Foldvary: Untax my Car!
|June 23, 2003||Posted by Staff under Editorials|
Untax my Car!
by Fred E. Foldvary, Senior Editor
What evil thing has my car done that it should be so heavily taxed?
The government of the State of California, having fallen into a Grand Canyon sized budget deficit, will this summer hugely increase taxes on cars. The State calls these “vehicle fees,” but these payments are imposed by force and have no direct relation to any service, so they are a tax in substance as well as in form. If the car tax is a fee, then so is the income fee and sales fee.
Many California car owners will have to pay two-thirds more to annually register their vehicles. The car tax will be two percent of the vehicle’s market value.
There is no moral justification for any tax on automobiles. Merely owning and operating a car does not harm society. Cars are taxed because governments seek to spread taxes to many sources so that people can’t figure out how much they are being fleeced. Anyone who owns a car can usually afford to pay for gasoline and maintenance, so government reckons that the owner has an ability to pay more, and the government can extract extra payments.
What relation does the market value of a car have to any government service? None whatsoever. It is reasonable and legitimate to have cars registered and licensed, so that if a car is involved in a collision, we can identify the owner. The owner should pay a fee for this that just covers the cost, and the fee would be the same for all cars, since this has no relation to the car’s value.
Pollution is a social cost of driving, which car owners should pay, but instead of letting the price system work, government deals with pollution from cars with a policy of command and control. There are regulations on car engines and gasoline, and many States force owners to have a smog check every couple of years. This adds unnecessary costs to using cars,
The effective remedy for pollution is to make the polluters compensate society for the damage. For cars, this can be effected by putting sensors along streets and highways. The devices would measure the pollutants in the exhaust of cars as they drive by. Cars that exceed a threshold would have their license plates photographed, and the owners would be sent a bill. The technology for this is described in the chapter by Daniel Klein in the recent book Half-life of Policy Rationales: How New Technology Affects Old Policy Issues, which I co-edited with Prof. Klein. The pollution charge would make only the polluters pay a cost, and not penalize car owners whose cars have little or no pollution.
Another social problem caused by cars is congestion. Some people think a gasoline tax is justified in order to reduce congestion as well as pollution. But that taxes cars that are driven in non-congested places and times the same as those that add to congestion. Again, the effective policy is to focus the charge on the problem. Put in tolls that would be just high enough to eliminate the congestion. Half-Life has a chapter on highway tolls by Peter Samuel.
Facing a humongous budget deficit, one would think that the California legislators and governor would be advocating and legislating pollution and congestion charges. These would raise badly needed revenue while eliminating the social costs of pollution and congestion.
But no! The chiefs of government in California are not using the fiscal crisis as an opportunity to shift to morally justified and economically efficient public revenue. There is not a peep from the officials about getting revenue from the rapidly rising value of land. The Democratic-party officials are instead seeking to increase the usual dysfunctional taxes on income, sales, and cars. Some Republican-party legislators are, however, opposed to increasing the car tax, and are seeking to put this to on the ballot of the next election. Good for them!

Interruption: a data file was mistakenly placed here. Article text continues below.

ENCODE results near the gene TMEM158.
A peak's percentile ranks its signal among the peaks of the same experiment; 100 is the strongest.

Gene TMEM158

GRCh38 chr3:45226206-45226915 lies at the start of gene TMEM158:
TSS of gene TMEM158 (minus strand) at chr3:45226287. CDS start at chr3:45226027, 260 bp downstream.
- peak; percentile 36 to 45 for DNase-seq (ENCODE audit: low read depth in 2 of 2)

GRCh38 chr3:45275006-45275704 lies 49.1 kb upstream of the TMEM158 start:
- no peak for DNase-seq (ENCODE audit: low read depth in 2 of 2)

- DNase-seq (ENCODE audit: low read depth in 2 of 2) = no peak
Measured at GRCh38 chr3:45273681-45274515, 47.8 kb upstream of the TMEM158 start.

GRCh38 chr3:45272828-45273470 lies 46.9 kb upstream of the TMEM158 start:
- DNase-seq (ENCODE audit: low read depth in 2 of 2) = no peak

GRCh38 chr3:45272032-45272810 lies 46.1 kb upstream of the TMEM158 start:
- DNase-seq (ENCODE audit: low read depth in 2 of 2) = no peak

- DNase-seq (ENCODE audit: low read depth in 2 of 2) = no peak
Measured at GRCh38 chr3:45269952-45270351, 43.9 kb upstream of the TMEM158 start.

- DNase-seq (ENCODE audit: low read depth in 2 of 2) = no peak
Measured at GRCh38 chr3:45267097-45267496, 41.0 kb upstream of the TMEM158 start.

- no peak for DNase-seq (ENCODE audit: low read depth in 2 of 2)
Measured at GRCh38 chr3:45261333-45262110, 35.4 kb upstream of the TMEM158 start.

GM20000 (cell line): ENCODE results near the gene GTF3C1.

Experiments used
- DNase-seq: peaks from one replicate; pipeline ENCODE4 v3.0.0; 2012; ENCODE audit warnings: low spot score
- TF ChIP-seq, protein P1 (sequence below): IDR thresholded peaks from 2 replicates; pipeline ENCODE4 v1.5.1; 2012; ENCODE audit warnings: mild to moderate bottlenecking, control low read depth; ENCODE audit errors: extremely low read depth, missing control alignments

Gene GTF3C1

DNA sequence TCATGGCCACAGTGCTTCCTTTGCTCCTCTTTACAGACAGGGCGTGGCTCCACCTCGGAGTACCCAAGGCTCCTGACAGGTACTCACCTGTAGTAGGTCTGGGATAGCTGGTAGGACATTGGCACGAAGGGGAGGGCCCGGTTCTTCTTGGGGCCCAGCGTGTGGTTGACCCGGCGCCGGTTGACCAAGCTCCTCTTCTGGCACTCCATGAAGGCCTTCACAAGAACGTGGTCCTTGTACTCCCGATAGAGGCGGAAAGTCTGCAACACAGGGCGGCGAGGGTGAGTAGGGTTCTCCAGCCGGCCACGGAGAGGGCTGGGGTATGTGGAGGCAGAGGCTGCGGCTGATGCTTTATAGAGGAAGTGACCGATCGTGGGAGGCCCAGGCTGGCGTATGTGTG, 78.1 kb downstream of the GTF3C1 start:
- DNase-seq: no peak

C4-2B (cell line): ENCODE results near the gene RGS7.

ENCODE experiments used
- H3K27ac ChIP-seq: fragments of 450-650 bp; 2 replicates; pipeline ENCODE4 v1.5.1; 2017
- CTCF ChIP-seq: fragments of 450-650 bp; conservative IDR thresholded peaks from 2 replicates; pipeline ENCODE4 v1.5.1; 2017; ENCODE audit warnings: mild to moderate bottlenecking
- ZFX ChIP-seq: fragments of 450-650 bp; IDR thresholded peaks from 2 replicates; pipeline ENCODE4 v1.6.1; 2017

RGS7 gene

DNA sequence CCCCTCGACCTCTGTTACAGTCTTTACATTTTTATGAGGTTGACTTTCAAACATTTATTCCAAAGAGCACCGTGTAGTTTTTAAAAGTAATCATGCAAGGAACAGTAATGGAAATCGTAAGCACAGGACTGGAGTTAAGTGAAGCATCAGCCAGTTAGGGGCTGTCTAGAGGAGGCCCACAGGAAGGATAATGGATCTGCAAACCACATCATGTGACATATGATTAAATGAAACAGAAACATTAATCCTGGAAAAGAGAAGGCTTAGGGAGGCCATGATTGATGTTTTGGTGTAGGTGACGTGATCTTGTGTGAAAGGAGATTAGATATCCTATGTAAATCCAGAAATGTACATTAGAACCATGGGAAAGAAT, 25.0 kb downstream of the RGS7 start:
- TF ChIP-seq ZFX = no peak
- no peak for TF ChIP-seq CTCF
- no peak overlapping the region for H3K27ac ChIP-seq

I support this opposition to the car tax increase. The budget deficit should be erased by cutting government spending and charging those who get subsidized benefits and impose social costs. This crisis should be a splendid opportunity to get public revenue from land value and rent, a source that would not damage the economy, and is morally justified. Those who own land get increased land value and rent from government public works and services, and it is fair and efficient for them to pay back this value received.
If the chiefs of government of California refuse to shift to efficient and morally justified sources of public revenue, then we should not accommodate their political tax malfeasance. Californians should say no! to the increase in the car tax. Car owners everywhere should resist and oppose taxes on cars.
Those who dislike cars should make their case by persuasion rather than force the rest of us to pay for their prejudice. Car owners should not have to any more than the specific social costs of their car use. Those who seek to “get people out of their cars” with punitive taxes on cars ignore the great social benefits from automobiles. Cars empower people by making them individually mobile. People benefit from being able to go places rapidly.
A car tax is really a tax on our precious time and on our investment in a productive capital good. A fiscal crisis does not justify bad taxes when proper revenue sources are untapped. Californians should oppose the car tax increase. Untax my car!
Copyright 2003 by Fred E. Foldvary. All rights reserved. No part of this material may be reproduced or transmitted in any form or by any means, electronic or mechanical, which includes but is not limited to facsimile transmission, photocopying, recording, rekeying, or using any information storage or retrieval system, without giving full credit to Fred Foldvary and The Progress Report.
What are your views? Share your opinion with The Progress Report!